Recently I received the results of my latest MRIs. The nurse called me to discuss them and relayed a message from my neurologist that went something like this: "No new lesions--that's good! Your recent symptoms are not MS-related. See your PCP for follow-up."
Huh? I was stunned by her assessment. I have been suffering from worsened neuropathic pain and increased spasticity, and she has been treating me for those symptoms with great success.
My first thought was: What would my PCP do for me? Treat the symptoms similarly and give me a PT order I can't use because the increased dose of Baclofen I'm taking makes me so weak I have to use a shower chair and can't walk through a small grocery store without sitting on a shelf in the dairy case to rest.
My second thought was that I need to educate her on how my disease has acted. I had a very long and permanently disabling flare back in '09 that rendered me unable to walk without a cane and which required me to start taking meds for spastic bladder and limb spasticity--and there were no new lesions on those MRIs.
Last year's MRIs showed four times more brain lesions than I had in '09--but with no accompanying symptoms.
Last July I was treated for a flare and returned to baseline. I had a couple of good months, then the pain and spasticity worsened--and that brings us to this most recent set of MRIs: No new lesions.
This is how it goes with MS. Shall I elaborate on this when I see her in late February? I assume she reads the same studies I do. There are studies being done right now using high-powered 7T and 9.5T machines that are picking up cortical grey matter damage seen previously only during autopsies of old MS patients whose brains were sliced up and analyzed. These findings made scientists conclude that cortical damage only occurred in the late stages of the disease. Now, these high-powered experimental MR magnets are catching lots of cortical grey matter damage in younger patients early in the disease course.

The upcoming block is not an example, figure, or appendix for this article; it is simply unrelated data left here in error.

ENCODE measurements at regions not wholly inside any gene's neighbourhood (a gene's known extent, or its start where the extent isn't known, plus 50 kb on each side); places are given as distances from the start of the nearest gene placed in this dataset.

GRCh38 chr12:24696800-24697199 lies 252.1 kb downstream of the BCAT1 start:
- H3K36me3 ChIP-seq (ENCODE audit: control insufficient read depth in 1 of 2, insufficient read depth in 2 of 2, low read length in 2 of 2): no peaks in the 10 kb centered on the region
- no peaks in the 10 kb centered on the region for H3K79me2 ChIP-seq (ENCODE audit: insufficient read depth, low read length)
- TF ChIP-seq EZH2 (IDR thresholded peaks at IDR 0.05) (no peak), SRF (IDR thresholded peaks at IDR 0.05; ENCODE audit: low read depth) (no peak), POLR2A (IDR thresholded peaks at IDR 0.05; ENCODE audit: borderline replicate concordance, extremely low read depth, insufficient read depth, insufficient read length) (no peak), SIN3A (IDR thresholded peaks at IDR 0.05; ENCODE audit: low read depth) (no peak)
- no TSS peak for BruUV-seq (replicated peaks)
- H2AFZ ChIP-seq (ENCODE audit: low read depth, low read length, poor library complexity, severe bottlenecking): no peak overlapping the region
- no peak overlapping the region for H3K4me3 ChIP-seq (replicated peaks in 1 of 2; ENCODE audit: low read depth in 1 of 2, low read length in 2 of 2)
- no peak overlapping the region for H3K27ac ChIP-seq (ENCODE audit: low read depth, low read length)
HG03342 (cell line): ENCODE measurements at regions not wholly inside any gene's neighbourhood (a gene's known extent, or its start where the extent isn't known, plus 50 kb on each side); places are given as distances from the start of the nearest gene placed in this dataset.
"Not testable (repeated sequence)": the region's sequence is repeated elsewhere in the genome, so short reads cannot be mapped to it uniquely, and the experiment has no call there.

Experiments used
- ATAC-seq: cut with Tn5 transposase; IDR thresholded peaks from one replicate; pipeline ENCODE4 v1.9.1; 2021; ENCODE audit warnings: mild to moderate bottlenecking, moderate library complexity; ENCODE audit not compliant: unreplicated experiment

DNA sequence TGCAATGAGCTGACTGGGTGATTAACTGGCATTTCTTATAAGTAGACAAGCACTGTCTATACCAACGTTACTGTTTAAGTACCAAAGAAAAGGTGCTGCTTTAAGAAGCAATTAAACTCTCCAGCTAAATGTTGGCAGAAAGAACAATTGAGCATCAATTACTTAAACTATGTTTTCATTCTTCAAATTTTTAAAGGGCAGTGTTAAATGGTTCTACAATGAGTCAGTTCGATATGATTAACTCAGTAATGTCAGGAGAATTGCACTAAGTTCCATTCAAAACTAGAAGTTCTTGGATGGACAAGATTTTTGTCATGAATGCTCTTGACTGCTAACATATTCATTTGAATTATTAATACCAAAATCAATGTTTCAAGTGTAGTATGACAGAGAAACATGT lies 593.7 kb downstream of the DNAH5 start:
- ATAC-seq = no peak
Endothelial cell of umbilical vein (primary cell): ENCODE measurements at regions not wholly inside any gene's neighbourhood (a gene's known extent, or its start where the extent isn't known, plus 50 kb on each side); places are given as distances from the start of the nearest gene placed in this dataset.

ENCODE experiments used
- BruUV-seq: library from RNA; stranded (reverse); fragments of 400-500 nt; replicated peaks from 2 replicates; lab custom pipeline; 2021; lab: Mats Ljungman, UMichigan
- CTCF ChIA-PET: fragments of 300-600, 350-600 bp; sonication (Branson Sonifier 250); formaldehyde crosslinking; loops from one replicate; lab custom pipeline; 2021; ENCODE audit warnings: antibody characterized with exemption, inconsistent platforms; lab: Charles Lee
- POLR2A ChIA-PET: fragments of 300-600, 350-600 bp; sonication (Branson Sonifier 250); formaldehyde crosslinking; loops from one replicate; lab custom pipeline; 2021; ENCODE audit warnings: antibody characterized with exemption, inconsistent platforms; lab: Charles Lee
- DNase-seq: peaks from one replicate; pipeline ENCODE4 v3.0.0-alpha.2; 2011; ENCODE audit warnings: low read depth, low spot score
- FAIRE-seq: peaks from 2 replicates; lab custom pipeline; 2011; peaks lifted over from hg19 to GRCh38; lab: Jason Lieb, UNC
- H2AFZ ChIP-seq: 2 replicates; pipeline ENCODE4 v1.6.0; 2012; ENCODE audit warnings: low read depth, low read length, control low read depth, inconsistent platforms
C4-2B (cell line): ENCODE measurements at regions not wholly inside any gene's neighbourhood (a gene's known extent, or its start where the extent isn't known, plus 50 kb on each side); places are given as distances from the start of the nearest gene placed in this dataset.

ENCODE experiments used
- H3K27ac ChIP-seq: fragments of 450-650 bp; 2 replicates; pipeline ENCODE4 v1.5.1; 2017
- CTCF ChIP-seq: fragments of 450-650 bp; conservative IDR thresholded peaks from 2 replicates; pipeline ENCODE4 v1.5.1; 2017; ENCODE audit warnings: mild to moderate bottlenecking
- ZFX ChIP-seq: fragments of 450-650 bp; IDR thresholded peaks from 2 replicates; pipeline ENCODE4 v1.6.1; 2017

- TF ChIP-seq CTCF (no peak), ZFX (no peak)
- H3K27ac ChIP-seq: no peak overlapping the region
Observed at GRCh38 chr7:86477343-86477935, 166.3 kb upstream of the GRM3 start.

Another study being done in Miami by Dr. Jeffrey Horstmyer uses 3T machines that employ double inversion recovery sequencing that also picks up cortical grey matter damage. This sequencing program can be incorporated into our 3T machines--but it would be costly and require special training for techs and radiologists to use and to read them.
In addition, that 1.5T machine used for my MRIs wouldn't pick up very small, scattered areas of inflammation.
So, MRIs don't tell the whole story. Who knows what's going on in there!
I don't want to patronize my neurologist--but I must refute her conclusion somehow. I don't know whether she's really trying to bounce me back to the PCP because she simply doesn't know what to think--or whether she's just very conservative and isn't keeping up on her reading.
How does your disease act? Do you often have flares without new lesions? Or develop new lesions without any clinical presentation? How does your neuro react to these findings?
I welcome your feedback on this one. So, bring it on!